Robert Shiller is both a Yale professor and one of developers of the of the Case-Shiller Housing Price Index. Below are his comments about how he views home prices going forward. Basically, his view that is that the market will not be strong or weak, just mostly in the middle. More importantly he believes the view that Americans have with their home is changing. It is no longer viewed as an investment.
The interview is in italics and the bold is my emphasis. From the Business Insider:
By the way, if you are looking for a source of interesting views about the economy, business, and investing I encourage you to visit the Business Insider.
Henry Blodget: Everybody in the U.S. seems convinced that the housing market is going to come roaring back, it’s going to save the economy, house prices are going to rise, houses are a great investment again. Are they right?
Professor Shiller: First of all, I challenge your statement a little bit. The Pulsenomics survey of experts – they had 105 experts in their December survey – and not one of them predicted a return to the boom that we had. The most optimistic had a real return for the next 4–5 years of something like 6 percent.
Blodget: But that’s way better than zero.
Shiller: I’m taking the most optimistic out of 105. We also had – what’s that perma-bear guy, anyway, we had someone at minus 10 percent. I think that we may be recovering, but I also think that we may have further real price declines in the coming years. People are overly [optimistic] – we tend to focus on the latest starts and permits and other indicators, but I think that there might have – and this isn’t a confident forecast – but there might have been a decline in our appreciation of this American Dream: detached, dispersed single family homes – you have to drive for 45 minutes to get there from your job. And the idea has gone, well it’s not gone, but it’s diminished – that this would be a good investment. So the latest data, ever since the crisis, almost all new housing has been rental. New household units want rentals. If that’s a trend, it means that home prices of single-family detached homes should probably go down, because it’s hard to maintain those as rental units. If people demand that kind of – I think they’ll sell at a discount. Co-ops and condos could have a different trend at the same time.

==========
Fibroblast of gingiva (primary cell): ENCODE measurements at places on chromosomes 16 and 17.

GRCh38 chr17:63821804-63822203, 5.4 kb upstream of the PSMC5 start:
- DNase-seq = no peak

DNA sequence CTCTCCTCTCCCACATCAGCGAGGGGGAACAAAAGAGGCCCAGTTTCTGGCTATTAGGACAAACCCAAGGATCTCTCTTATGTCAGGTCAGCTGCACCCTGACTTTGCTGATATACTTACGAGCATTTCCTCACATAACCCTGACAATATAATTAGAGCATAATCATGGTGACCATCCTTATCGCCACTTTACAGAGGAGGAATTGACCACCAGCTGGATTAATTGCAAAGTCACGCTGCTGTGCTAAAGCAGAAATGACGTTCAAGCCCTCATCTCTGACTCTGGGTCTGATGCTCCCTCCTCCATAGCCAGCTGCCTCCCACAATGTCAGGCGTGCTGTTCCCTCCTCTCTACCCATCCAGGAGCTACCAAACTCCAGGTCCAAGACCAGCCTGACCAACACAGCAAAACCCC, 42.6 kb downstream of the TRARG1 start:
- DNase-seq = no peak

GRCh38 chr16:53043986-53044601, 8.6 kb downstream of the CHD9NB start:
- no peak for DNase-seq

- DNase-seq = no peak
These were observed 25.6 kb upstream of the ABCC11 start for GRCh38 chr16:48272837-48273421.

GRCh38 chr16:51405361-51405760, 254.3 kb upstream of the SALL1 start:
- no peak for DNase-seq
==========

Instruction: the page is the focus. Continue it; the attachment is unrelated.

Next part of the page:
Blodget: So what is your sense of the next five years? Do you think we’ve hit bottom in the housing market or do you have to stratify it that way?
Shiller: I think that we might have [hit bottom], but my biggest sense is that probably nothing dramatic happens either way. If the Pulsenomics survey is right, and it’s up between 1 and 2 percent real, that’s plausible to me. But also down 1 or 2 percent real, that’s plausible. I’m sorry I don’t have a more precise forecast.
Shiller: It would seem from economic theory that it ought to. If the 10-year Treasury goes from 1.8 percent to 7 percent, that means mortgage rates will go from 3.5 to 10 percent, or something like that. And that ought to affect home prices. And in a very broad sense, that seems to be the case. Home prices reached a low in the early 80s, right around the time Paul Volcker pushed interest rates up. But on the other hand, it doesn’t fit very well, this whole model. Home prices don’t look like an inverse of interest rates.
Blodget: They don’t? You’ve studied it hundreds of years of home prices and you haven’t seen a correlation between the two?
Shiller: No, in fact if you look at the path of interest rates since Paul Volcker, interest rates have just gone down secularly for 30 years. It’s absolutely amazing, how strong that downtrend is. And it’s hit practically zero, it’s at a record low right now. It can’t keep going down, so now where is it going to go from here? I don’t know. I don’t see as much commentary on this trend. Somehow, there was a turning point, a major turning point with Paul Volcker, that we went from an economy of increasing inflation to decreasing deflation, and not many people appreciated how profound that transition was. But now, the question is where are we going now when we’ve hit record lows. I wish I knew.
Blodget: Well, presumably there are two options. Either we’re Japan and rates stay low for 20 years, or they go back up.
Shiller: The question is attaching probabilities to those scenarios.
Blodget: Do you want to take a stab at that?
Shiller: I don’t know. This is something that, Bayesian statisticians have tried to represent ignorance by probabilities, and this is why my son is a philosophy Ph. D candidate right now, and he’s interested in how to represent uninformative priors. There’s all kinds of paradoxes when you try to do it. So we just don’t know, and I can’t attach a probability.